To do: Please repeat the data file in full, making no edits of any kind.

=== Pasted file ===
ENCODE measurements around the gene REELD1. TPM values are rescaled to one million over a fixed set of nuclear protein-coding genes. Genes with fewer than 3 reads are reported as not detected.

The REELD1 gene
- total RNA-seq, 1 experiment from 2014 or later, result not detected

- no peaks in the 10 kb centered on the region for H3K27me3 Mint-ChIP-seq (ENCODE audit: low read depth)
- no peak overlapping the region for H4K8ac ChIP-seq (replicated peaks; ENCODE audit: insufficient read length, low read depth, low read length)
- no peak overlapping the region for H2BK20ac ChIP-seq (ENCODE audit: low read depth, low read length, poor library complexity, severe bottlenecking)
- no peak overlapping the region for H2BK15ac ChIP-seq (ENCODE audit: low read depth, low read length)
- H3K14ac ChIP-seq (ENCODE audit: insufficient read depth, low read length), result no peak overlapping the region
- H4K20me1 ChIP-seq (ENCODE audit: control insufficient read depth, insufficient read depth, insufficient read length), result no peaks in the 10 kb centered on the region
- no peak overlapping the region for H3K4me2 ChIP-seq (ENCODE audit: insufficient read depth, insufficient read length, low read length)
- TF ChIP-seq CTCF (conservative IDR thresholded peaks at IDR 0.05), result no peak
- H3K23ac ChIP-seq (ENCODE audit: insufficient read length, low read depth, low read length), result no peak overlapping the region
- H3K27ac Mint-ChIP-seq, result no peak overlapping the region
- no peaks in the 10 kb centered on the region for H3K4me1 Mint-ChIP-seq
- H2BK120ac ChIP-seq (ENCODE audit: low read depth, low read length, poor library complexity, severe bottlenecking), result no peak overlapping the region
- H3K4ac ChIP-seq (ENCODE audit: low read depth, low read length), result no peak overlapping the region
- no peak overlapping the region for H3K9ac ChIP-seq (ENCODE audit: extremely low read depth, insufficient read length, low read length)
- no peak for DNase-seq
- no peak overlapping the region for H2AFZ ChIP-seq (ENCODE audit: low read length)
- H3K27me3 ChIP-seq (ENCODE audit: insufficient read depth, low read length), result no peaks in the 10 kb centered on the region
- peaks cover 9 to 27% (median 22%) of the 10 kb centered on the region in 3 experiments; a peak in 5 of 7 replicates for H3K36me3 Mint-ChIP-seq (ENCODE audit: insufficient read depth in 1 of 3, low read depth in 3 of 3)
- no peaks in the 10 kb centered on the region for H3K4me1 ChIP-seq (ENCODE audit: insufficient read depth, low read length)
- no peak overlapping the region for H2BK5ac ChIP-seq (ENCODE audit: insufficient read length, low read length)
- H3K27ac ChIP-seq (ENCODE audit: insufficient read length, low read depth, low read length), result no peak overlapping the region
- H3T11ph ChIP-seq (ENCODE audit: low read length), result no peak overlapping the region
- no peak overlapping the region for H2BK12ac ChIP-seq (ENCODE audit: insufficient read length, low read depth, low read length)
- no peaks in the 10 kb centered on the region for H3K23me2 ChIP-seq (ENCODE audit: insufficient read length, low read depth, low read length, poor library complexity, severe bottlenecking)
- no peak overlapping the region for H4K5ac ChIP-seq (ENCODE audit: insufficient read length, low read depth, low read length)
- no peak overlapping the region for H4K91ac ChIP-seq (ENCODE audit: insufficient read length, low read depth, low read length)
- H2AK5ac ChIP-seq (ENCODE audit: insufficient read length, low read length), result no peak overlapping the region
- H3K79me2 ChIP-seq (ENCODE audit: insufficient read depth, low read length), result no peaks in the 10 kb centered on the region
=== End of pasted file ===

ENCODE measurements around the gene REELD1. TPM values are rescaled to one million over a fixed set of nuclear protein-coding genes. Genes with fewer than 3 reads are reported as not detected.

The REELD1 gene
- total RNA-seq, 1 experiment from 2014 or later, result not detected

- no peaks in the 10 kb centered on the region for H3K27me3 Mint-ChIP-seq (ENCODE audit: low read depth)
- no peak overlapping the region for H4K8ac ChIP-seq (replicated peaks; ENCODE audit: insufficient read length, low read depth, low read length)
- no peak overlapping the region for H2BK20ac ChIP-seq (ENCODE audit: low read depth, low read length, poor library complexity, severe bottlenecking)
- no peak overlapping the region for H2BK15ac ChIP-seq (ENCODE audit: low read depth, low read length)
- H3K14ac ChIP-seq (ENCODE audit: insufficient read depth, low read length), result no peak overlapping the region
- H4K20me1 ChIP-seq (ENCODE audit: control insufficient read depth, insufficient read depth, insufficient read length), result no peaks in the 10 kb centered on the region
- no peak overlapping the region for H3K4me2 ChIP-seq (ENCODE audit: insufficient read depth, insufficient read length, low read length)
- TF ChIP-seq CTCF (conservative IDR thresholded peaks at IDR 0.05), result no peak
- H3K23ac ChIP-seq (ENCODE audit: insufficient read length, low read depth, low read length), result no peak overlapping the region
- H3K27ac Mint-ChIP-seq, result no peak overlapping the region
- no peaks in the 10 kb centered on the region for H3K4me1 Mint-ChIP-seq
- H2BK120ac ChIP-seq (ENCODE audit: low read depth, low read length, poor library complexity, severe bottlenecking), result no peak overlapping the region
- H3K4ac ChIP-seq (ENCODE audit: low read depth, low read length), result no peak overlapping the region
- no peak overlapping the region for H3K9ac ChIP-seq (ENCODE audit: extremely low read depth, insufficient read length, low read length)
- no peak for DNase-seq
- no peak overlapping the region for H2AFZ ChIP-seq (ENCODE audit: low read length)
- H3K27me3 ChIP-seq (ENCODE audit: insufficient read depth, low read length), result no peaks in the 10 kb centered on the region
- peaks cover 9 to 27% (median 22%) of the 10 kb centered on the region in 3 experiments; a peak in 5 of 7 replicates for H3K36me3 Mint-ChIP-seq (ENCODE audit: insufficient read depth in 1 of 3, low read depth in 3 of 3)
- no peaks in the 10 kb centered on the region for H3K4me1 ChIP-seq (ENCODE audit: insufficient read depth, low read length)
- no peak overlapping the region for H2BK5ac ChIP-seq (ENCODE audit: insufficient read length, low read length)
- H3K27ac ChIP-seq (ENCODE audit: insufficient read length, low read depth, low read length), result no peak overlapping the region
- H3T11ph ChIP-seq (ENCODE audit: low read length), result no peak overlapping the region
- no peak overlapping the region for H2BK12ac ChIP-seq (ENCODE audit: insufficient read length, low read depth, low read length)
- no peaks in the 10 kb centered on the region for H3K23me2 ChIP-seq (ENCODE audit: insufficient read length, low read depth, low read length, poor library complexity, severe bottlenecking)
- no peak overlapping the region for H4K5ac ChIP-seq (ENCODE audit: insufficient read length, low read depth, low read length)
- no peak overlapping the region for H4K91ac ChIP-seq (ENCODE audit: insufficient read length, low read depth, low read length)
- H2AK5ac ChIP-seq (ENCODE audit: insufficient read length, low read length), result no peak overlapping the region
- H3K79me2 ChIP-seq (ENCODE audit: insufficient read depth, low read length), result no peaks in the 10 kb centered on the region